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Answer questions. Then click the "Check Your Score" button. When you get a score of 80% or higher, and place a credit card order, you can download a Certificate for 10 CE's. Click for Psychologist Posttest.

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Course Transcript Questions The answer to Question 1 is found in Section 1 of the Course Content. The Answer to Question 2 is found in Section 2 of the Course Content... and so on. Select correct answer from below. Place letter on the blank line before the corresponding question.


1. What are the techniques useful in helping parents understand their child’s condition?
2. What are the common manifestations of bipolar disorder that seem to appear in children, and not adults, with the disorder?
3. What are the key aspects of suicide in bipolar children and adolescents?
4. What are the major criteria in distinguishing early onset bipolar disorder from ADHD?
5. What are the self-destructive behaviors that bipolar children might manifest?
6. What are the effects of triggers on bipolar children?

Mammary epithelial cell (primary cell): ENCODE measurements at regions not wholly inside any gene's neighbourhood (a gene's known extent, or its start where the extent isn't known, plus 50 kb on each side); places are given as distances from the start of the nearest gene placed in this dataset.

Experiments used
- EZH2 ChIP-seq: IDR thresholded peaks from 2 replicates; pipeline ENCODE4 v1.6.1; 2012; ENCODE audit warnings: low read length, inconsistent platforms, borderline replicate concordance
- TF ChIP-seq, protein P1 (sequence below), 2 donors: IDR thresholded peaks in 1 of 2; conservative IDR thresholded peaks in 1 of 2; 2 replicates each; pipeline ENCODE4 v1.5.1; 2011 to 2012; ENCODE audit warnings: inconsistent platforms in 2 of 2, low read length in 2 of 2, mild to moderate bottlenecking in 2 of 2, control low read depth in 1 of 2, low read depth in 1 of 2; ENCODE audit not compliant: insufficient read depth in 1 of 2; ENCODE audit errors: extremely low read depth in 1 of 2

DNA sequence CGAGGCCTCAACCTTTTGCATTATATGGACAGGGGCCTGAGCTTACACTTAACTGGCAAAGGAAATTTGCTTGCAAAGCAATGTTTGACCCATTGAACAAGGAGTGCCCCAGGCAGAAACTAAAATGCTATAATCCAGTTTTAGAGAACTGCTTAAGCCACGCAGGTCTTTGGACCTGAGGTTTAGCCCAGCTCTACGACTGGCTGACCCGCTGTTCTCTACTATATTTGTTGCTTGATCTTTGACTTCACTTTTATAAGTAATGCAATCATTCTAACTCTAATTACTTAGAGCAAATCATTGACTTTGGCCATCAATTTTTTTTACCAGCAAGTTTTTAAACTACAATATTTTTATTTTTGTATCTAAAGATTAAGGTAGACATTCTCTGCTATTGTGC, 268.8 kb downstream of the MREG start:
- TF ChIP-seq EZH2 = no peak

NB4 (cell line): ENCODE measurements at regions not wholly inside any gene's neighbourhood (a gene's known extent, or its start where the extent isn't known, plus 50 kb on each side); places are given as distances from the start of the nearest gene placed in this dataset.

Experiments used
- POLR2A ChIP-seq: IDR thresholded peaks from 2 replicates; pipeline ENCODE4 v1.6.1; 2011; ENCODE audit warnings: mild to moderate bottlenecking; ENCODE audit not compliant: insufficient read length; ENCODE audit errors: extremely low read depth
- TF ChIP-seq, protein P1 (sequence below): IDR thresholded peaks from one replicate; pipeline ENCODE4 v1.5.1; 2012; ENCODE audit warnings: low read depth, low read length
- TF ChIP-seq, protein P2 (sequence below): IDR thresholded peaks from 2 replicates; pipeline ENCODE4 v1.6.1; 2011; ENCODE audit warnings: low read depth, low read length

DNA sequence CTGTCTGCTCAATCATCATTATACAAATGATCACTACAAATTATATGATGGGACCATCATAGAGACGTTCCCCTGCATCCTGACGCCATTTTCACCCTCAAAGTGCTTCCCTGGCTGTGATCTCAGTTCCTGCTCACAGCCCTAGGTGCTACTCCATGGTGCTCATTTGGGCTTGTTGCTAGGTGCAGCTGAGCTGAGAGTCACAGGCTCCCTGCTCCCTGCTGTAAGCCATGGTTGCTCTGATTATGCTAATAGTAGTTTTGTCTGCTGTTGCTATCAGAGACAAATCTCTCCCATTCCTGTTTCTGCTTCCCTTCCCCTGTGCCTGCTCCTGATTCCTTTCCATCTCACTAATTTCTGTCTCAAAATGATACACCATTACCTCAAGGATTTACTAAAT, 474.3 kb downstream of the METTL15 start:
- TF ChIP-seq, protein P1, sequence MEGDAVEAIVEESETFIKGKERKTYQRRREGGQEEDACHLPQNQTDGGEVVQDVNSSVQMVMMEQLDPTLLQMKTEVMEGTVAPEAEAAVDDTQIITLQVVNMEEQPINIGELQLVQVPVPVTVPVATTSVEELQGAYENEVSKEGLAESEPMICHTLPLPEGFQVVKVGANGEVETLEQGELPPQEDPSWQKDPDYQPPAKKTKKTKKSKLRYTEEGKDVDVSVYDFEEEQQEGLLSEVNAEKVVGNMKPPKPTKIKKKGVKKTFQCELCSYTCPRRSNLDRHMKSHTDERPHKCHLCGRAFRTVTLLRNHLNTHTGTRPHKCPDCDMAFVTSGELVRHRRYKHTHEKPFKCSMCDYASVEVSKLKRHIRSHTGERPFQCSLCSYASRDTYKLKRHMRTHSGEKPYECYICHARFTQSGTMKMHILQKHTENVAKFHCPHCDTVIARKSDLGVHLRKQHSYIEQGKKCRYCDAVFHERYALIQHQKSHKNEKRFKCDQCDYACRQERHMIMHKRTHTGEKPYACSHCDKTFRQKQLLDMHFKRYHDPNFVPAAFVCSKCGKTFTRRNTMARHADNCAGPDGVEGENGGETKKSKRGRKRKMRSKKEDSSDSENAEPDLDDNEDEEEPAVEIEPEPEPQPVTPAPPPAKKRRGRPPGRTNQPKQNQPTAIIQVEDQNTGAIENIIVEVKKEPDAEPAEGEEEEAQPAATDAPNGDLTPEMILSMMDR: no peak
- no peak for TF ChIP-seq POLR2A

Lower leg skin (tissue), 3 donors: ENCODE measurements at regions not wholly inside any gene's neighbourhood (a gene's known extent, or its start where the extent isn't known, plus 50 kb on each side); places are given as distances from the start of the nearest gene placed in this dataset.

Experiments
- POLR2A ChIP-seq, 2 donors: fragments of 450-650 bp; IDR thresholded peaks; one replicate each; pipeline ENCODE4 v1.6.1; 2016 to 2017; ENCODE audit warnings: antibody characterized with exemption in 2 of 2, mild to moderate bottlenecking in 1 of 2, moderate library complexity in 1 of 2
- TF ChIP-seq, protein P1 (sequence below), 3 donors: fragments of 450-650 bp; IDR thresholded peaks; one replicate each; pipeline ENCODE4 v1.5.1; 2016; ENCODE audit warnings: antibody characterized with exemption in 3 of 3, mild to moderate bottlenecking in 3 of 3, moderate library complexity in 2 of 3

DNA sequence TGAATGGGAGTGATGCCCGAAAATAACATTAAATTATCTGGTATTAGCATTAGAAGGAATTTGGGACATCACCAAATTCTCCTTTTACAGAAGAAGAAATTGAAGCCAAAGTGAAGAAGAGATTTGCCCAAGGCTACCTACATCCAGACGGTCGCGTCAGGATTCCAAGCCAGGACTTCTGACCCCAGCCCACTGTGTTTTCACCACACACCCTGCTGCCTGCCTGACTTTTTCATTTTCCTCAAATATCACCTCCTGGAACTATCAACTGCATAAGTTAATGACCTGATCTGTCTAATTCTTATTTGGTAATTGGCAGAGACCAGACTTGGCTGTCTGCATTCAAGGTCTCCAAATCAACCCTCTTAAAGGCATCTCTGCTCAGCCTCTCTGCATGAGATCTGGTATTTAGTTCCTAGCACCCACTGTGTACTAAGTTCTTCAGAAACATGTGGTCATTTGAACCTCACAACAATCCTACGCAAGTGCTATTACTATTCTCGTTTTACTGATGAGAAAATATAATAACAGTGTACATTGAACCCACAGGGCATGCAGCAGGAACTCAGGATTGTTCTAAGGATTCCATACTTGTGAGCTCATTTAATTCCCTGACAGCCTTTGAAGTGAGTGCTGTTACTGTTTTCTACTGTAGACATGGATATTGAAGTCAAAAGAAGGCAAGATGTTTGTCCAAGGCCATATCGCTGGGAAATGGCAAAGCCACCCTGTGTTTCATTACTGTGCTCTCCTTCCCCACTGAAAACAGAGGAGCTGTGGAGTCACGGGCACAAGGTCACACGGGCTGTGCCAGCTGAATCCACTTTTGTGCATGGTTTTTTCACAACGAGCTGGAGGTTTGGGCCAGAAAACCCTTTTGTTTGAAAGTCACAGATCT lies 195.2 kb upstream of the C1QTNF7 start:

7. What are the steps to cope with a raging bipolar child client?
8. What are the techniques for treating a paranoid client?
9. What are the characteristics of mixed states?
10. What are the difficulties in prescribing medications to bipolar children?
11. What are the non-medicinal treatments that can be used for depression in bipolar child clients?
12. What are the key aspects of stress on bipolar child clients?
13. What are the difficulties bipolar children have in relating to other children?
14. What are the aspects that affect a bipolar child’s healthy life style?

Electroconvulsive therapy; light therapy; and repeated transcranial magnetic stimulation.
B. Sugar craving; exercising activity; sleep.
C. The rate of suicide; warning signs; and suicide triggers.
D. Taking regular doses; rebellious teens; and side effects
E. Irritability; distractibility; and boiling point.
F. Biological processes; social factors; and transitions.